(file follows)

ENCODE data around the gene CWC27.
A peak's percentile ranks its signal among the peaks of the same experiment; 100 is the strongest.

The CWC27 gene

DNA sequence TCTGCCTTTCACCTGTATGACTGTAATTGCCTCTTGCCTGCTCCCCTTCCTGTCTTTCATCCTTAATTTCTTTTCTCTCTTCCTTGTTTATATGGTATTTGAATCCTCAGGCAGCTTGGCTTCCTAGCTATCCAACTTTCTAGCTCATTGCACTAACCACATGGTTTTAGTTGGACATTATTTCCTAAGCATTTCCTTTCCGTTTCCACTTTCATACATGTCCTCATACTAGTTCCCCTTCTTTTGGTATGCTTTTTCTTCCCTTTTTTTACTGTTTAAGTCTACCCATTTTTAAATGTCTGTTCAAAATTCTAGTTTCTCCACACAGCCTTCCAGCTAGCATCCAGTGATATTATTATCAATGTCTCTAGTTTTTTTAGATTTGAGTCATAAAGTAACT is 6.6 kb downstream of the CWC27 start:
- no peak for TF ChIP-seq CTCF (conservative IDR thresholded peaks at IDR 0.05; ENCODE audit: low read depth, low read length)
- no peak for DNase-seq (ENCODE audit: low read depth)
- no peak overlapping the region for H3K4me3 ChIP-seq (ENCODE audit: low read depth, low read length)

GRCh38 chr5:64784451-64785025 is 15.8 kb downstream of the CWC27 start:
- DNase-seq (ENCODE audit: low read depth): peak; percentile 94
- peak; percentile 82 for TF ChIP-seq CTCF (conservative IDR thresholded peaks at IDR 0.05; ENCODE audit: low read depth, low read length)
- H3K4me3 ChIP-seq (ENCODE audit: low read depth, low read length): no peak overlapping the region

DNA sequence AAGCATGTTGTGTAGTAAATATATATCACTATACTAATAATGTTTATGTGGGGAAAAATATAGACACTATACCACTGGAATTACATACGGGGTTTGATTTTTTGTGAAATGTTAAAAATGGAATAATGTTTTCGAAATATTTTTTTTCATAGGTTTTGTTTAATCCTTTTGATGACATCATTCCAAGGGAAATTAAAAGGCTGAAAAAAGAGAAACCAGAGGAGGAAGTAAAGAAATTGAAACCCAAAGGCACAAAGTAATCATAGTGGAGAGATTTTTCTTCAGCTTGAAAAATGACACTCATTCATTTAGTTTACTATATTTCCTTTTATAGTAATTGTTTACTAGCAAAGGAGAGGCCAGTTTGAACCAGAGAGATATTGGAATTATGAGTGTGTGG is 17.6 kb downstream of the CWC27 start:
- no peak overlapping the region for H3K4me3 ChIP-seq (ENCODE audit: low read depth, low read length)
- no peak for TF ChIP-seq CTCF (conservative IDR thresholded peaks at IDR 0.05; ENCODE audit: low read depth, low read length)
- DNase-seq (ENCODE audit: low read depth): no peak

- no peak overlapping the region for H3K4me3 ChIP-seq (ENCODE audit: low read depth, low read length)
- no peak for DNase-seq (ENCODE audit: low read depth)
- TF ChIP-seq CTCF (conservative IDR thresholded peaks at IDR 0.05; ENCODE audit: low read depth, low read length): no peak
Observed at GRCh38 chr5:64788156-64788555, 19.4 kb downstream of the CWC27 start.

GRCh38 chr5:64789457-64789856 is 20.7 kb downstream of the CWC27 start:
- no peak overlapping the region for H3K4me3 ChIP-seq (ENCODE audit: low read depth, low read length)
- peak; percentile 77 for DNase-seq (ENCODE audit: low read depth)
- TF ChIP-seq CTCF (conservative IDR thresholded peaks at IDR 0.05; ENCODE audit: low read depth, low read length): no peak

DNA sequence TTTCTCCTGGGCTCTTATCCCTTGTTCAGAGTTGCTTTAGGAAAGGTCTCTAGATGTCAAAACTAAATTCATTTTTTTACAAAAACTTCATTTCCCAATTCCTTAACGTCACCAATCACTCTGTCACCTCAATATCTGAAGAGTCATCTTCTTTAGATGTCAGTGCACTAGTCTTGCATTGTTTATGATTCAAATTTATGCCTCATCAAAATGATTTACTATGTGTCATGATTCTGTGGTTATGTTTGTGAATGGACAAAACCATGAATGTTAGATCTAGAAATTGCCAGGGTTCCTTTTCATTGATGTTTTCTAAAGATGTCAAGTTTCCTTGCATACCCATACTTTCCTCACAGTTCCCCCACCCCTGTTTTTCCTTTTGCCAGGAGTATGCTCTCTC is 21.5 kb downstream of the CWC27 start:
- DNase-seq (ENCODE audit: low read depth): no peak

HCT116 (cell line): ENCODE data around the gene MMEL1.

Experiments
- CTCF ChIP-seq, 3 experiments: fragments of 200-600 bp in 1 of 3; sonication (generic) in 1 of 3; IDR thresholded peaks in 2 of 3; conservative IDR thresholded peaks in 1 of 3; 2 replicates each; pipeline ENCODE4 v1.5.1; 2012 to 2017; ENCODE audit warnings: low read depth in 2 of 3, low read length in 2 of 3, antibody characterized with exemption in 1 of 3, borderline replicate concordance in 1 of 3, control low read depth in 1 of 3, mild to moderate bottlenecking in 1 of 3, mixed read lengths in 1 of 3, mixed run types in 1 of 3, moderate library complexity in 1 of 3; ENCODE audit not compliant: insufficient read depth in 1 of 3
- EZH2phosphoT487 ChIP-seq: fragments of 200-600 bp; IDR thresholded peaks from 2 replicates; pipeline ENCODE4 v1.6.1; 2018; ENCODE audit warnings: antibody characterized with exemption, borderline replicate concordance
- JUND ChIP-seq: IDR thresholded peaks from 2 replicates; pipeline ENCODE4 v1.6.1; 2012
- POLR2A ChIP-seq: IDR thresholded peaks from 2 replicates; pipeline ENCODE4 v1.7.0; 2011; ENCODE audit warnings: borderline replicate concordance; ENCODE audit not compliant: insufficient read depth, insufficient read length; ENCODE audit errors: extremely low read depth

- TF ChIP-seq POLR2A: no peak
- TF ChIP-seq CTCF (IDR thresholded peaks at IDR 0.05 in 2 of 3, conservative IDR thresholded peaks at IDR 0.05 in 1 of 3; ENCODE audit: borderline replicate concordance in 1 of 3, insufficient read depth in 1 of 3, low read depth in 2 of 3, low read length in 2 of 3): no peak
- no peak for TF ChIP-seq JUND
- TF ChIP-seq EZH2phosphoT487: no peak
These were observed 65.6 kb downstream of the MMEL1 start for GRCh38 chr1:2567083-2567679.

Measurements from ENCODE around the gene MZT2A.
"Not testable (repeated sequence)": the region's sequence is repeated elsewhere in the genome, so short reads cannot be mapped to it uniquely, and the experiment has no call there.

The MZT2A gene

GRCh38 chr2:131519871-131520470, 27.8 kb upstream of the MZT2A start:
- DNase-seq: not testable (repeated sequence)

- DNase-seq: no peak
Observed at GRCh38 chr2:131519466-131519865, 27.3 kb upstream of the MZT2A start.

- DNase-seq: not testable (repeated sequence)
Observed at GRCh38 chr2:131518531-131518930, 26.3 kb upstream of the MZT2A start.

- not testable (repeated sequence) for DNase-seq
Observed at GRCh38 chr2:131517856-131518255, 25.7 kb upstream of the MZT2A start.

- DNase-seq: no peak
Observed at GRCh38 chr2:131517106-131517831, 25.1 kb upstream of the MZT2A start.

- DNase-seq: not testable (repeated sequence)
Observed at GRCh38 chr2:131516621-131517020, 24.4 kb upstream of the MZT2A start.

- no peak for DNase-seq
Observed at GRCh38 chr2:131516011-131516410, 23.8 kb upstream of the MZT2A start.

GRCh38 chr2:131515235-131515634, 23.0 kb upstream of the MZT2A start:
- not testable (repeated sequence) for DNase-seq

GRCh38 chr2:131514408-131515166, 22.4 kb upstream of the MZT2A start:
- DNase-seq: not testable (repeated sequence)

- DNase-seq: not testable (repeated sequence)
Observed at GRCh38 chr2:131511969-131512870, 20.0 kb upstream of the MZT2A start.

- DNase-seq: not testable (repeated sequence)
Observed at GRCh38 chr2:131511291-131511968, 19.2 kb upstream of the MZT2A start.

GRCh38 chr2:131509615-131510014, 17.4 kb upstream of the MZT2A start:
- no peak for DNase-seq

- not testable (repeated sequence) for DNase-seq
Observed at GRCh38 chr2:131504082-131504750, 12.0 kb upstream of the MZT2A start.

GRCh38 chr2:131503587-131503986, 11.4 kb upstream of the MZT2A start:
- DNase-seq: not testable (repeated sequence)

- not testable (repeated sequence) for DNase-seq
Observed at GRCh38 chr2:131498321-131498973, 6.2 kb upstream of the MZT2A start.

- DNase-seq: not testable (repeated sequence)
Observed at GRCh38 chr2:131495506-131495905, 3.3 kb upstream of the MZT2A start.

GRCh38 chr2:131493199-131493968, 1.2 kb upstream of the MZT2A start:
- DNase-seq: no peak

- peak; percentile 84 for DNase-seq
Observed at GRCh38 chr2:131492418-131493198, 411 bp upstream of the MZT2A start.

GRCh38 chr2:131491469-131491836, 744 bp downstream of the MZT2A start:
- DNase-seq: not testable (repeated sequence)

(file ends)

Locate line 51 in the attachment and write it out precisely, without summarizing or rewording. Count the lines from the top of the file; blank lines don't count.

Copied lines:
Observed at GRCh38 chr2:131516621-131517020, 24.4 kb upstream of the MZT2A start.